It offers “plug and play” routers that only need an AC outlet and a few minutes of installation, and can be moved without the need to connect to a phone line. Plans are valid for 30 days or 12 months, although customers can take the router with them if they move, even under the contract.
The trial makes 500 such devices available to Three’s customers to connect to its mobile broadband network, which will help the provider test interest and see how the Three network handles additional data usage. .
Mobile broadband does not require the commitment or establishment of a fixed broadband connection, so it is aimed at anyone staying for a short time in the region. It is therefore not surprising that Three is targeting the new service at “tenants, students and those with little need for landline service”.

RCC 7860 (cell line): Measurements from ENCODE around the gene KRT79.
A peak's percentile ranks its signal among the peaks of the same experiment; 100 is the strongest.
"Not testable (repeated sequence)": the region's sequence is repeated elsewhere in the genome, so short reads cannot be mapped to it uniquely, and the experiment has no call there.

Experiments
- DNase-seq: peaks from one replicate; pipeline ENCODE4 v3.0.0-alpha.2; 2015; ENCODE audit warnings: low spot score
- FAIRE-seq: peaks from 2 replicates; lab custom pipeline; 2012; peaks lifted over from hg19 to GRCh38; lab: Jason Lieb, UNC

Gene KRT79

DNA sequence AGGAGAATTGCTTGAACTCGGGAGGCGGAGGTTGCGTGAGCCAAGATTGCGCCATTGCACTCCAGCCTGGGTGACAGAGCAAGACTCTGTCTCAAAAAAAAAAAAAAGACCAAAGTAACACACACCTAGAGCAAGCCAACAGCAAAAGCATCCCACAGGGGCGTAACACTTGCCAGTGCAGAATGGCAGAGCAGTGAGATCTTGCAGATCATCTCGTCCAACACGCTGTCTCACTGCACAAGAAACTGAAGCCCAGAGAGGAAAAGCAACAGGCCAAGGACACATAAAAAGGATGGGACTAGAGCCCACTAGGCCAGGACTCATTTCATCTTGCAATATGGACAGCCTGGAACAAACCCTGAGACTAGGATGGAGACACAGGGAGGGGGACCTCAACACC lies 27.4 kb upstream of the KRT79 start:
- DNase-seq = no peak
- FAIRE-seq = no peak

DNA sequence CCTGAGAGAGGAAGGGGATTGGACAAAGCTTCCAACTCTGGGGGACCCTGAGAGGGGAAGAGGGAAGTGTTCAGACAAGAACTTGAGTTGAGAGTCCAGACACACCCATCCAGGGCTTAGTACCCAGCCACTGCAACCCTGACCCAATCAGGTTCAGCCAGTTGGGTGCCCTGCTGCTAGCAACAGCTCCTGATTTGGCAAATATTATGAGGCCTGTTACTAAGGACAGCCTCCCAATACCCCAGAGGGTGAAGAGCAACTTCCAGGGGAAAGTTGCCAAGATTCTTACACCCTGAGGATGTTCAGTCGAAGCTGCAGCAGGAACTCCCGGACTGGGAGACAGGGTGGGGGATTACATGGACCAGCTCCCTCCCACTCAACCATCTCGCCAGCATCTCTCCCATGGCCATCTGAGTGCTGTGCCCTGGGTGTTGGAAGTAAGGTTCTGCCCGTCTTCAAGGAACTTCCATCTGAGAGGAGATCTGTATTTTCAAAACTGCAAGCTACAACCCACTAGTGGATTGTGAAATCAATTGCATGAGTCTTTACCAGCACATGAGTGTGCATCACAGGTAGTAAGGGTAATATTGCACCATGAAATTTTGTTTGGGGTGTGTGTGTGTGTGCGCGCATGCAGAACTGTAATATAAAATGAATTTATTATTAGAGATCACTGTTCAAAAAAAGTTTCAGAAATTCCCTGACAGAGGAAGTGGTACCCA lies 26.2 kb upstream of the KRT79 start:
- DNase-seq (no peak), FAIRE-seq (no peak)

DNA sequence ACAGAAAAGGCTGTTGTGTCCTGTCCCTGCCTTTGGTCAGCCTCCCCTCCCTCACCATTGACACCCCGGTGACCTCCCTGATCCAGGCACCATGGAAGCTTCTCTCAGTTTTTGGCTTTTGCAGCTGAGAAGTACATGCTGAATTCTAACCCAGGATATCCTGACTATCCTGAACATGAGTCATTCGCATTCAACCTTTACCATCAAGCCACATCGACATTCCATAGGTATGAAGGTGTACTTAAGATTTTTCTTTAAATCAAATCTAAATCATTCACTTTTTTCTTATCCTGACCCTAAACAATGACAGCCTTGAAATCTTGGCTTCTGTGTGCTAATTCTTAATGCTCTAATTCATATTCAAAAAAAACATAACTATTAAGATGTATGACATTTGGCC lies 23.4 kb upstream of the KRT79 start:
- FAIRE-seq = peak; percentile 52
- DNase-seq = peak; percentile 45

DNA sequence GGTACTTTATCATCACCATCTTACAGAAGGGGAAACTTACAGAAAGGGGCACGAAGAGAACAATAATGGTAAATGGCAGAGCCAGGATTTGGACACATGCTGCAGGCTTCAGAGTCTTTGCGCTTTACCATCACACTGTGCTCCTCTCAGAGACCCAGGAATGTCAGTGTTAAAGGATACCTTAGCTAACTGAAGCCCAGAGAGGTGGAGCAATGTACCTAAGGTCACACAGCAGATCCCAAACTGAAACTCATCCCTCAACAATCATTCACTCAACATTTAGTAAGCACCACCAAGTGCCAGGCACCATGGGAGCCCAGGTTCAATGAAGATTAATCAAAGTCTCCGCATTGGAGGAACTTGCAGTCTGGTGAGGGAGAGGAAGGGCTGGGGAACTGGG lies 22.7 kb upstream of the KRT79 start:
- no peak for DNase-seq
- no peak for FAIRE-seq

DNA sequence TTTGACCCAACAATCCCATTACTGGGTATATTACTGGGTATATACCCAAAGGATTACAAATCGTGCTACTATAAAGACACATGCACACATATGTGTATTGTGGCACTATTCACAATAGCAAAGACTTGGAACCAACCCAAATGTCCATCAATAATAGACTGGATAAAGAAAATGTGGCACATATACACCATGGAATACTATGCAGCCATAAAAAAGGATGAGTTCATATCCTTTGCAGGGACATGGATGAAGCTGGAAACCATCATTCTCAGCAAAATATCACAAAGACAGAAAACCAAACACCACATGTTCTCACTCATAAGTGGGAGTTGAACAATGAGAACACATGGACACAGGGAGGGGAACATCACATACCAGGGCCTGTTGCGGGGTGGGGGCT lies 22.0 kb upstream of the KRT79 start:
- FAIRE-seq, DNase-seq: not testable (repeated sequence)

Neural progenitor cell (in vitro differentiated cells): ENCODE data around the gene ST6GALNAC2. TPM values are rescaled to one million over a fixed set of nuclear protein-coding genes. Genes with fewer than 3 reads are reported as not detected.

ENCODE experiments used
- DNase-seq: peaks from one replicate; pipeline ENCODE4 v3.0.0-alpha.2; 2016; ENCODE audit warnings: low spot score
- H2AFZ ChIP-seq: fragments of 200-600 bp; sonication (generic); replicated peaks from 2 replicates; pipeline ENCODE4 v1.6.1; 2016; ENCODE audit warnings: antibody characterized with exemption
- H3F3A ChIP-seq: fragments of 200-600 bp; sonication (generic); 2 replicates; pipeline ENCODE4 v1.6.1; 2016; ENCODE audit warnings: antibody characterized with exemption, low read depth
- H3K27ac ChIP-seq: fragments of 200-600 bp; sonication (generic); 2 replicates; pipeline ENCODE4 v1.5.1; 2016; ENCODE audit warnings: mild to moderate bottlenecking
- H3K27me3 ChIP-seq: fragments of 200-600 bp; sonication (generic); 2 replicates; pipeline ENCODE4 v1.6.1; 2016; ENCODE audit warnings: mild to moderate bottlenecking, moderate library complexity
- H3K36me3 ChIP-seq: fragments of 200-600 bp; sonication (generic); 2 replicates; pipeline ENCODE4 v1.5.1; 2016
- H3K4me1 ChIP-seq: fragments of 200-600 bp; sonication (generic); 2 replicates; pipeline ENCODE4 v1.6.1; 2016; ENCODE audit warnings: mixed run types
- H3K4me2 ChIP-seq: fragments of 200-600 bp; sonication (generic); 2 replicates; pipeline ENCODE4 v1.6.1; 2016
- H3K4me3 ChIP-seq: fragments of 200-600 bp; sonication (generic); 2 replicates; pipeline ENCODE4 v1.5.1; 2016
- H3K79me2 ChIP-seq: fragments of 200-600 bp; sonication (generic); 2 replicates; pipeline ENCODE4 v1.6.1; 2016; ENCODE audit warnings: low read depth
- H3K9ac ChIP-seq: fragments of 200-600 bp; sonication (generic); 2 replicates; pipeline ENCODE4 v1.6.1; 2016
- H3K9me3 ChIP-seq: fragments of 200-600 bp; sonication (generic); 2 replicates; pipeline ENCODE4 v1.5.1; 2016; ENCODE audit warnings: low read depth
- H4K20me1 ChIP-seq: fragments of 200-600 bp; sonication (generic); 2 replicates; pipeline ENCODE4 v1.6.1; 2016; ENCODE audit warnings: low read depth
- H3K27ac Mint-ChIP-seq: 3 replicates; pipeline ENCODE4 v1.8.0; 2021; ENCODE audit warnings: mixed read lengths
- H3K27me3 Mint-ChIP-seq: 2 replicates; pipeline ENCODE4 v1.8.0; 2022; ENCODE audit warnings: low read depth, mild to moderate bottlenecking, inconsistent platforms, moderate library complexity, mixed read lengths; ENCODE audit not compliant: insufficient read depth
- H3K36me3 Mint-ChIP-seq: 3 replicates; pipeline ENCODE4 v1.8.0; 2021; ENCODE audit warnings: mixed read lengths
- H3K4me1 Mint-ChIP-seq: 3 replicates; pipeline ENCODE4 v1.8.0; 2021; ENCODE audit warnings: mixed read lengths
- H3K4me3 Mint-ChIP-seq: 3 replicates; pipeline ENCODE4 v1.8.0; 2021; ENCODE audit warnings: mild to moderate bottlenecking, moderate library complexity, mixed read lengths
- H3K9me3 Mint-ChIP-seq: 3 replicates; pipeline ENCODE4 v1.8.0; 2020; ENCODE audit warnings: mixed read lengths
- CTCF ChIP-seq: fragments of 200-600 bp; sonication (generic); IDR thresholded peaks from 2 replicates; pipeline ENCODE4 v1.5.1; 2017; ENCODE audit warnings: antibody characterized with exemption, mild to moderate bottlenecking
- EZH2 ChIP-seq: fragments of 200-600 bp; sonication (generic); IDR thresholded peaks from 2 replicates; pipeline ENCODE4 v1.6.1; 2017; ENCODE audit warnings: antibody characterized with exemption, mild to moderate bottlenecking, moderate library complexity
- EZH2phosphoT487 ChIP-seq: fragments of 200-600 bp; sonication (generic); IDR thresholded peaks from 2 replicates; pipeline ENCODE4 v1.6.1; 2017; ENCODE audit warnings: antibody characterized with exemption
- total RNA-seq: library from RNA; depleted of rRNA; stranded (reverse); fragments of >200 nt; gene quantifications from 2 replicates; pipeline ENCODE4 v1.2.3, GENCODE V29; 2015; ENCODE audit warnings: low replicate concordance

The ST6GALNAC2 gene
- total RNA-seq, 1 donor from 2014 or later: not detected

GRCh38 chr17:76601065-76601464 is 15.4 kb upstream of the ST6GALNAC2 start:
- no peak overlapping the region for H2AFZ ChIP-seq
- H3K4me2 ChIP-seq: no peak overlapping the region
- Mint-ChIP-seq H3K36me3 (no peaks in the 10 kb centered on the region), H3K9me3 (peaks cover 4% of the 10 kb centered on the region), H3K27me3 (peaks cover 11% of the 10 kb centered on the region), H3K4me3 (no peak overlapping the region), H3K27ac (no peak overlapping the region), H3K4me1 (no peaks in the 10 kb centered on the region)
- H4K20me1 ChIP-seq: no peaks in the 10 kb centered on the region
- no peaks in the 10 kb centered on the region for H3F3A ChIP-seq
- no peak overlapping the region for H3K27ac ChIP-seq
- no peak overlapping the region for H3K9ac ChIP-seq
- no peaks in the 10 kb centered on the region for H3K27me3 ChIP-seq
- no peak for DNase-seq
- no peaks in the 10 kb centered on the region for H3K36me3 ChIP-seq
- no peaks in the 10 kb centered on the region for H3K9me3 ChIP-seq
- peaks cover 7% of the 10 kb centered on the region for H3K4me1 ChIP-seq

The main problem with mobile broadband is that it tends to come with tough monthly download limits, and Three’s North Irish trial is no exception. The two available plans have allocations of 20 GB for £ 17 per month, or 40 GB for £ 20 per month. Netflix junkies and Spotify fans will likely hit the limit in a few days.
Broadband speeds on Three’s mobile network average 9.9MB over 3G – which the service will primarily use, although it will upgrade to 4G faster where available.
Tom Malleschitz, Marketing Director of Three, said: “Our home broadband service provides an alternative to expensive landline service that many consumers do not need. need complex installation. “
The company will see how the trials go and then determine if a full deployment is viable.
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